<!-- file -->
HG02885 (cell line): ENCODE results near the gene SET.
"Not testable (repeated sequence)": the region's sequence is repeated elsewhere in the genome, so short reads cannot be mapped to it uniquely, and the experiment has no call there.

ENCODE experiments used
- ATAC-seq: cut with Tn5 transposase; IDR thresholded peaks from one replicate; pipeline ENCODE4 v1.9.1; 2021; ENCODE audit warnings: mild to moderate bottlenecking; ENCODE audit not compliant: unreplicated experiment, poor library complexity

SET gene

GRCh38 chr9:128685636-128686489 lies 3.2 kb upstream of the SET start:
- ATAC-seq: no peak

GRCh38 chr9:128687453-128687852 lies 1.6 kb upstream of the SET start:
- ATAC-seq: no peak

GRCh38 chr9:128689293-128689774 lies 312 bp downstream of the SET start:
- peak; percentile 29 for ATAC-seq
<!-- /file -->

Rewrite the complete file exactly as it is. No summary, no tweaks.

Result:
HG02885 (cell line): ENCODE results near the gene SET.
"Not testable (repeated sequence)": the region's sequence is repeated elsewhere in the genome, so short reads cannot be mapped to it uniquely, and the experiment has no call there.

ENCODE experiments used
- ATAC-seq: cut with Tn5 transposase; IDR thresholded peaks from one replicate; pipeline ENCODE4 v1.9.1; 2021; ENCODE audit warnings: mild to moderate bottlenecking; ENCODE audit not compliant: unreplicated experiment, poor library complexity

SET gene

GRCh38 chr9:128685636-128686489 lies 3.2 kb upstream of the SET start:
- ATAC-seq: no peak

GRCh38 chr9:128687453-128687852 lies 1.6 kb upstream of the SET start:
- ATAC-seq: no peak

GRCh38 chr9:128689293-128689774 lies 312 bp downstream of the SET start:
- peak; percentile 29 for ATAC-seq